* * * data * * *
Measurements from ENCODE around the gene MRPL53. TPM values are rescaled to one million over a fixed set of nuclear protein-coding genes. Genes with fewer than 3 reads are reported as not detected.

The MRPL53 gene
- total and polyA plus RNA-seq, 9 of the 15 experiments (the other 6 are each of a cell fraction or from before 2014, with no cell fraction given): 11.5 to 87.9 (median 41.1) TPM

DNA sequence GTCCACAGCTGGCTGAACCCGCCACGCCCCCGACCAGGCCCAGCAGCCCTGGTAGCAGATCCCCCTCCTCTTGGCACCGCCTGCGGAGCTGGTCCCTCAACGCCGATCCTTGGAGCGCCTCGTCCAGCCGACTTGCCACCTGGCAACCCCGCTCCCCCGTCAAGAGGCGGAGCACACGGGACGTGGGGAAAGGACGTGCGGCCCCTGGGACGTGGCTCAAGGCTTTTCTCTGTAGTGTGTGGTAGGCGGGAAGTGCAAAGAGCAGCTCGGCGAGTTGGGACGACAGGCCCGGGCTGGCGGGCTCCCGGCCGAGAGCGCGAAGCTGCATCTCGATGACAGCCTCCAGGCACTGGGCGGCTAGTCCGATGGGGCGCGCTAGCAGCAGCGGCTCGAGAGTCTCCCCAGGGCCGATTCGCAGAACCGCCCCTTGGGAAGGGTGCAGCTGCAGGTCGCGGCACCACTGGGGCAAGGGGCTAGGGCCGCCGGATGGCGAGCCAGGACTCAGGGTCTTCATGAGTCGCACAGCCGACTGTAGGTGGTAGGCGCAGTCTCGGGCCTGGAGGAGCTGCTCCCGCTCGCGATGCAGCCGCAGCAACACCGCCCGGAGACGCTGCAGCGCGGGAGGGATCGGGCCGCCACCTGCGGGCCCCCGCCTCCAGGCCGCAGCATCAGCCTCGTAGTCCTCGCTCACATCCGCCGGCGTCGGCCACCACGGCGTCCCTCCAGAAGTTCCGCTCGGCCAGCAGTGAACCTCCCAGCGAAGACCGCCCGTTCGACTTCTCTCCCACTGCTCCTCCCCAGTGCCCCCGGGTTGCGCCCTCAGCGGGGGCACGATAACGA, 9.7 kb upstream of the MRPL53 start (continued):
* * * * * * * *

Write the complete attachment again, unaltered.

Measurements from ENCODE around the gene MRPL53. TPM values are rescaled to one million over a fixed set of nuclear protein-coding genes. Genes with fewer than 3 reads are reported as not detected.

The MRPL53 gene
- total and polyA plus RNA-seq, 9 of the 15 experiments (the other 6 are each of a cell fraction or from before 2014, with no cell fraction given): 11.5 to 87.9 (median 41.1) TPM

DNA sequence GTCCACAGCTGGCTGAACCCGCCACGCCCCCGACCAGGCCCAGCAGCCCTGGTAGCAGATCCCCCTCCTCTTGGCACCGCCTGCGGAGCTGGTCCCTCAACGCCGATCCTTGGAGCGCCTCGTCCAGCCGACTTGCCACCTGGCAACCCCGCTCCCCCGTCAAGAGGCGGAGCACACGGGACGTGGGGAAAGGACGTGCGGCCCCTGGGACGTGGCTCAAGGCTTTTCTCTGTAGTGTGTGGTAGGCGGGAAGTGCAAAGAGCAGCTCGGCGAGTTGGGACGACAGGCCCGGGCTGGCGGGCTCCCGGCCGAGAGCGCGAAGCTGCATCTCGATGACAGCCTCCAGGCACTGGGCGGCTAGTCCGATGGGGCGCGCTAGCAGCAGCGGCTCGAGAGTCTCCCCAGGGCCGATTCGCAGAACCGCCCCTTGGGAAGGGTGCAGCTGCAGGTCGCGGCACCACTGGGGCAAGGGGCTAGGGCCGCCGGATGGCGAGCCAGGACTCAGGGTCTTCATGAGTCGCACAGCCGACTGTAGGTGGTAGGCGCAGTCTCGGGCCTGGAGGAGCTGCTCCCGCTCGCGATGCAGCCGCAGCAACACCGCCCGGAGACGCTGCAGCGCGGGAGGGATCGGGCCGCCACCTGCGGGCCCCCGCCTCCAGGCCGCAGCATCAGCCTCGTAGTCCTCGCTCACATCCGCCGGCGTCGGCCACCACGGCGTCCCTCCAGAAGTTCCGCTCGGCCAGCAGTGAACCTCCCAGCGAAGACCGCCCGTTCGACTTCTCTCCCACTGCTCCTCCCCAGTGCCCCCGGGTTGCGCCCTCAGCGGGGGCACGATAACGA, 9.7 kb upstream of the MRPL53 start (continued):